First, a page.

For many shoppers, a 3-row crossover is a family vehicle, designed to bring you and your kids from point A to point B as efficiently and easily as possible. But there are a few shoppers who seek driving enjoyment from their crossover of choice, and that's where the 2014 Kia Sorento SX comes in. Offering sporty touches and a powerful engine, the Sorento SX is designed for drivers who miss the sports car that they had to give up when they started a family. So does the Sorento do a good job of combining sport and utility? We spent a week behind the wheel of one to find out.

Potent Engine, Excellent Handling

The Sorento SX boasts a powerful engine and excellent handling, and it certainly delivers. Under the hood is a 3.3-liter V6 that makes an impressive 290 horsepower and 252 lb-ft of torque, which is muscular for the class. Also strong is the Sorento's 0-to-60 time, which is close to seven seconds, a figure reserved for premium sedans and sports cars not so long ago. With that said, our test car suffered from a dramatic transmission "thunk" noise when downshifting, a problem we hope was limited to this particular vehicle.

Also impressive is the Sorento SX's handling. We think it's among the best in its class, coming close to the also-sporty Mazda CX-9 and Ford Explorer Sport. Steering is nicely weighted, and it doesn't have some of the vague feel featured in rivals such as the Toyota Highlander and Honda Pilot. Unfortunately, that means ride quality can be a little harsh, possibly because of the SX model's 19-inch alloy wheels.

Questionable Value

But while the Sorento SX offers a potent engine and better-than-expected handling, there's a problem: You can get all that without upgrading to the SX. Nearly all Sorento models come standard with the crossover's 3.3-liter V6, except for the base-level Sorento LX, and even then the V6 is optional. In fact, a Sorento LX equipped with the V6 starts around at $27,500 with shipping, compared to more than $36,000 for a base-level SX. It's the same story with handling: The SX doesn't add improved suspension, offering only larger wheels than its less-sporty counterparts.

So what does the SX add? Mostly features, and lots of them. Slotting at the top of the Sorento range, the SX boasts a panoramic sunroof, a power tailgate, ventilated front seats, a navigation system, an Infinity sound system and rear air conditioning. It also offers adjustable steering modes, though without adjustable suspension they only make a minor difference in the crossover's handling feel.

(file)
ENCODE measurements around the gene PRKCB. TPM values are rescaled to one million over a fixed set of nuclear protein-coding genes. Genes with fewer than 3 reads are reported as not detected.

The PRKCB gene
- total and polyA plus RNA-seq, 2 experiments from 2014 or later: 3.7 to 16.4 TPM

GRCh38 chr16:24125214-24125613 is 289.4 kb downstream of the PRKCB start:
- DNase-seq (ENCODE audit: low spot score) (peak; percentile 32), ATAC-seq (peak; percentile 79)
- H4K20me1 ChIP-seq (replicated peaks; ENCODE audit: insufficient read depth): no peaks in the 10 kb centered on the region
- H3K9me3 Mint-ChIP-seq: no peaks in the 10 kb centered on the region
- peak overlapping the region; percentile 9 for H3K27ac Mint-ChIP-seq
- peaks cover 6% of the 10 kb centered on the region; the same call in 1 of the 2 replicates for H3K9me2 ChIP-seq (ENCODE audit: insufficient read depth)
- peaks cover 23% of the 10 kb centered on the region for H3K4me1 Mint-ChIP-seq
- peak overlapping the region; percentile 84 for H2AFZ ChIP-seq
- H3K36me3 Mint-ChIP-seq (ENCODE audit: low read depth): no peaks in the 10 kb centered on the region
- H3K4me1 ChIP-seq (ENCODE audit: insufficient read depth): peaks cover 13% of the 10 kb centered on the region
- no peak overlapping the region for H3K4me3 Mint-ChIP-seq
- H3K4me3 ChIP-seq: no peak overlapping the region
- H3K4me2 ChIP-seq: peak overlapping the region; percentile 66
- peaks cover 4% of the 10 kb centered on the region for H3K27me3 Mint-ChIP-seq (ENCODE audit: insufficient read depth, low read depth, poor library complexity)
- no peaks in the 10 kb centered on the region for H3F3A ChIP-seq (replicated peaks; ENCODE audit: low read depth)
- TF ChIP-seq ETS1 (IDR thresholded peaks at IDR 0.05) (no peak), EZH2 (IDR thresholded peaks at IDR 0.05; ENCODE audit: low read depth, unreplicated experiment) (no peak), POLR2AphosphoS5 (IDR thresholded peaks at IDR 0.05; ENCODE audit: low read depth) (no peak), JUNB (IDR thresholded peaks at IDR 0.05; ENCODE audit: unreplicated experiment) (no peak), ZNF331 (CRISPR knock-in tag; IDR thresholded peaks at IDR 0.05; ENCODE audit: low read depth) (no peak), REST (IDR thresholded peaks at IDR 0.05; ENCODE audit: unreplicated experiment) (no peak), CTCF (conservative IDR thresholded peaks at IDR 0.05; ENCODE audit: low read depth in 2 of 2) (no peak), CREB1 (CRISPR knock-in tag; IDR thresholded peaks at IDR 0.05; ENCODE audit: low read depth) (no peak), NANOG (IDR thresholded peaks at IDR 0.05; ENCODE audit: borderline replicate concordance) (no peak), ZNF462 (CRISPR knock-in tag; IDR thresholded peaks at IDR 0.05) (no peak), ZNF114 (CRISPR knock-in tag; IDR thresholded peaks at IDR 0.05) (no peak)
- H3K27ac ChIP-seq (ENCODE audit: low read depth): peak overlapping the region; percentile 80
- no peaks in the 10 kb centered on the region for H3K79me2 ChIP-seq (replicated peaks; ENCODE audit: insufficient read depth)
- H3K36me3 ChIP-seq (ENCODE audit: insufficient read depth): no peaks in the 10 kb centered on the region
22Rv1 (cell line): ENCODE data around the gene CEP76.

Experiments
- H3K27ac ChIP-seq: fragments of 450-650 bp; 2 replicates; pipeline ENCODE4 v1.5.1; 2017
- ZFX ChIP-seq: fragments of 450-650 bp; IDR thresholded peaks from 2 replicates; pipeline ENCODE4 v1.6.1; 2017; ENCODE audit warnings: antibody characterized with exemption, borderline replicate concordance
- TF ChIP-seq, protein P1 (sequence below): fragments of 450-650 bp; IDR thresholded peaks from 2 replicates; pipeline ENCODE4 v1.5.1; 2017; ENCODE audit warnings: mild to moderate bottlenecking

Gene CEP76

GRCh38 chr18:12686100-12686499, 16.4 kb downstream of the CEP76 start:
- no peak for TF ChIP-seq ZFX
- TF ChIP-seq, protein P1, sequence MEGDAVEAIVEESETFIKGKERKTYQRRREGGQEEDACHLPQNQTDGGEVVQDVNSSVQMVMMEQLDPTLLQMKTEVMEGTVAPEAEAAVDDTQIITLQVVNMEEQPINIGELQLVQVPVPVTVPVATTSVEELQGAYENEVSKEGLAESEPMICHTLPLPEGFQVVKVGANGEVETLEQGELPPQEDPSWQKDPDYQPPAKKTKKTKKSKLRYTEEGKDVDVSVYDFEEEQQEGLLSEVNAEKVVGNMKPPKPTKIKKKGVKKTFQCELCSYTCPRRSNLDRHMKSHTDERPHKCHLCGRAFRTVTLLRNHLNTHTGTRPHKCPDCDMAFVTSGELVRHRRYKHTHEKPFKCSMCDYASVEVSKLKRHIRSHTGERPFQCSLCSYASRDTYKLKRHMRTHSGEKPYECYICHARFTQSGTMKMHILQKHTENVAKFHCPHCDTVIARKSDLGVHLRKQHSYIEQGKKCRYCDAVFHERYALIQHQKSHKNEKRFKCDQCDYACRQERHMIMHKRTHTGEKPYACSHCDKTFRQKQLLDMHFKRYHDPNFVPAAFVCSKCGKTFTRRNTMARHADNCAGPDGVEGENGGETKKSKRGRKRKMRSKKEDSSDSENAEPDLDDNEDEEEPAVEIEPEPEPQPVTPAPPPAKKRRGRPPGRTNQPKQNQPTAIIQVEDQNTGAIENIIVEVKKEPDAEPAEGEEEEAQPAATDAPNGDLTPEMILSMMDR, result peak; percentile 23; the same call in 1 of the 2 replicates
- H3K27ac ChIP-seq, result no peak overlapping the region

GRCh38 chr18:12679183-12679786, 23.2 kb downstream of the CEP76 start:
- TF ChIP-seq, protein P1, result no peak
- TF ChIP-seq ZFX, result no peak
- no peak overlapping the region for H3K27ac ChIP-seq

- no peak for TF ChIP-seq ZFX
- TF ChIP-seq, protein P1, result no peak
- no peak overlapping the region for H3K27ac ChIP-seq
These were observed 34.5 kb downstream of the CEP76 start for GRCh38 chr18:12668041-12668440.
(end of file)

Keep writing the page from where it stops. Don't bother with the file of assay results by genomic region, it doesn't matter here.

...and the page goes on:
Worth It?

As a result, you might ask yourself whether the Sorento SX is worth the money over a base-level LX or a mid-level EX model. Our response is that it depends on what you want.

If you want luxury, you'll be happy with the SX, and not just because of its equipment. We also appreciated the crossover's interior materials, which are excellent for an SUV in this segment, and we like the standard infotainment and navigation systems, which are easy to operate compared to many class rivals. Of course, the SX's long list of features doesn't hurt its case, and for drivers who want even more equipment, there's a new Sorento SX-L, which adds a heated steering wheel, heated rear seats, xenon headlights and chrome wheels. It starts at around $40,000.

But shoppers who don't need such a long list of features would probably be happy with a Sorento EX. For a base price of around $31,500, it delivers equipment like leather upholstery, a rearview camera, heated front seats and automatic headlights, a long list of features that most drivers would appreciate.

Our Take

If sport is your primary objective when buying a crossover, we wouldn't fault you for considering the powerful Sorento, but we would recommend against the SX. With the same engine and suspension as lower-level models, the Sorento SX doesn't offer improved performance over the more affordable Sorento LX V6 or EX. The SX does have more features and, as a result, a higher price tag. Sport-minded shoppers considering the Sorento might also be interested in the sharp-handling Mazda CX-9 and the powerful Ford Explorer Sport.

If luxury is on your mind, the 2014 Kia Sorento SX might be right up your alley, especially given its price tag. It's several thousand dollars cheaper than traditional 3-row luxury crossovers like the Acura MDX, BMW X5 and Infiniti QX60, yet it offers more standard equipment. If you're interested in luxury, and if you can get past the Kia badge, the Sorento SX is worth a look.

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Doug DeMuro has a wide range of automotive industry experience, from work at a Ferrari dealership to a manager for Porsche North America. A lifelong car enthusiast, Doug's eclectic vehicle purchases include a Porsche 911 Turbo, an E63 AMG wagon, an old Range Rover and a Mercedes Benz G-wagen.

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